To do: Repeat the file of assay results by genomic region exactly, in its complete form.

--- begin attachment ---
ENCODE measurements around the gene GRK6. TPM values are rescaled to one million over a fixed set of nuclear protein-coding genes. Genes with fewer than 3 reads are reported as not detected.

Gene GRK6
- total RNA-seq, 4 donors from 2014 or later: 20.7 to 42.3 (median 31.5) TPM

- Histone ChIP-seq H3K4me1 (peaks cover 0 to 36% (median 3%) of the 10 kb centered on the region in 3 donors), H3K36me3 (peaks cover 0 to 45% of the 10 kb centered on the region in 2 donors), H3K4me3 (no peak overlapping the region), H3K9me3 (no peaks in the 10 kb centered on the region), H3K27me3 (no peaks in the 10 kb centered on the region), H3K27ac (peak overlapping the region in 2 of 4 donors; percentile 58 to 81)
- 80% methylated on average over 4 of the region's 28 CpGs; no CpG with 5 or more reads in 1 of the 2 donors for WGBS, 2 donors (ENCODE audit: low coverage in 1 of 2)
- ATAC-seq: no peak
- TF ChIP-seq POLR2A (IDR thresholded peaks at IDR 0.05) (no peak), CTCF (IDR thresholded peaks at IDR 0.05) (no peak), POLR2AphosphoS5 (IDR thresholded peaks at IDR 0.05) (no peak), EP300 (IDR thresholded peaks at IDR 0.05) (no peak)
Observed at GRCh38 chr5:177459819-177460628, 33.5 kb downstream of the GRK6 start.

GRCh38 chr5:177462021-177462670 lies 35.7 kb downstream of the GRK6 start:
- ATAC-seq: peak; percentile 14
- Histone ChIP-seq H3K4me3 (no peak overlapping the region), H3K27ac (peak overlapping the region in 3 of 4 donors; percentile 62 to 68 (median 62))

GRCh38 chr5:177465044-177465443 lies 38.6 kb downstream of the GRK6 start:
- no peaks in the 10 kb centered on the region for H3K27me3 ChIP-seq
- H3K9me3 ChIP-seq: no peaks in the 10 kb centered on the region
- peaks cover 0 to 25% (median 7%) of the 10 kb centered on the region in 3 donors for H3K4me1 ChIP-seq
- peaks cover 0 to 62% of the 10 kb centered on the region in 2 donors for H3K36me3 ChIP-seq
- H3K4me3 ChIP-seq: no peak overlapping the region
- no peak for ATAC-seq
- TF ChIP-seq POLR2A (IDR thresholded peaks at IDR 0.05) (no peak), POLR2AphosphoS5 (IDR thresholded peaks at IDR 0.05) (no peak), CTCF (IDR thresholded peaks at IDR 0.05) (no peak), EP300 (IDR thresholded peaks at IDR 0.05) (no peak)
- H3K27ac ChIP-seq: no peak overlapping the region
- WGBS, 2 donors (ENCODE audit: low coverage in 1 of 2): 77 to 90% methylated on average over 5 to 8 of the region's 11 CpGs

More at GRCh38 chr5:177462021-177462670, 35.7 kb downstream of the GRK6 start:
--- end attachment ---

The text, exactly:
ENCODE measurements around the gene GRK6. TPM values are rescaled to one million over a fixed set of nuclear protein-coding genes. Genes with fewer than 3 reads are reported as not detected.

Gene GRK6
- total RNA-seq, 4 donors from 2014 or later: 20.7 to 42.3 (median 31.5) TPM

- Histone ChIP-seq H3K4me1 (peaks cover 0 to 36% (median 3%) of the 10 kb centered on the region in 3 donors), H3K36me3 (peaks cover 0 to 45% of the 10 kb centered on the region in 2 donors), H3K4me3 (no peak overlapping the region), H3K9me3 (no peaks in the 10 kb centered on the region), H3K27me3 (no peaks in the 10 kb centered on the region), H3K27ac (peak overlapping the region in 2 of 4 donors; percentile 58 to 81)
- 80% methylated on average over 4 of the region's 28 CpGs; no CpG with 5 or more reads in 1 of the 2 donors for WGBS, 2 donors (ENCODE audit: low coverage in 1 of 2)
- ATAC-seq: no peak
- TF ChIP-seq POLR2A (IDR thresholded peaks at IDR 0.05) (no peak), CTCF (IDR thresholded peaks at IDR 0.05) (no peak), POLR2AphosphoS5 (IDR thresholded peaks at IDR 0.05) (no peak), EP300 (IDR thresholded peaks at IDR 0.05) (no peak)
Observed at GRCh38 chr5:177459819-177460628, 33.5 kb downstream of the GRK6 start.

GRCh38 chr5:177462021-177462670 lies 35.7 kb downstream of the GRK6 start:
- ATAC-seq: peak; percentile 14
- Histone ChIP-seq H3K4me3 (no peak overlapping the region), H3K27ac (peak overlapping the region in 3 of 4 donors; percentile 62 to 68 (median 62))

GRCh38 chr5:177465044-177465443 lies 38.6 kb downstream of the GRK6 start:
- no peaks in the 10 kb centered on the region for H3K27me3 ChIP-seq
- H3K9me3 ChIP-seq: no peaks in the 10 kb centered on the region
- peaks cover 0 to 25% (median 7%) of the 10 kb centered on the region in 3 donors for H3K4me1 ChIP-seq
- peaks cover 0 to 62% of the 10 kb centered on the region in 2 donors for H3K36me3 ChIP-seq
- H3K4me3 ChIP-seq: no peak overlapping the region
- no peak for ATAC-seq
- TF ChIP-seq POLR2A (IDR thresholded peaks at IDR 0.05) (no peak), POLR2AphosphoS5 (IDR thresholded peaks at IDR 0.05) (no peak), CTCF (IDR thresholded peaks at IDR 0.05) (no peak), EP300 (IDR thresholded peaks at IDR 0.05) (no peak)
- H3K27ac ChIP-seq: no peak overlapping the region
- WGBS, 2 donors (ENCODE audit: low coverage in 1 of 2): 77 to 90% methylated on average over 5 to 8 of the region's 11 CpGs

More at GRCh38 chr5:177462021-177462670, 35.7 kb downstream of the GRK6 start: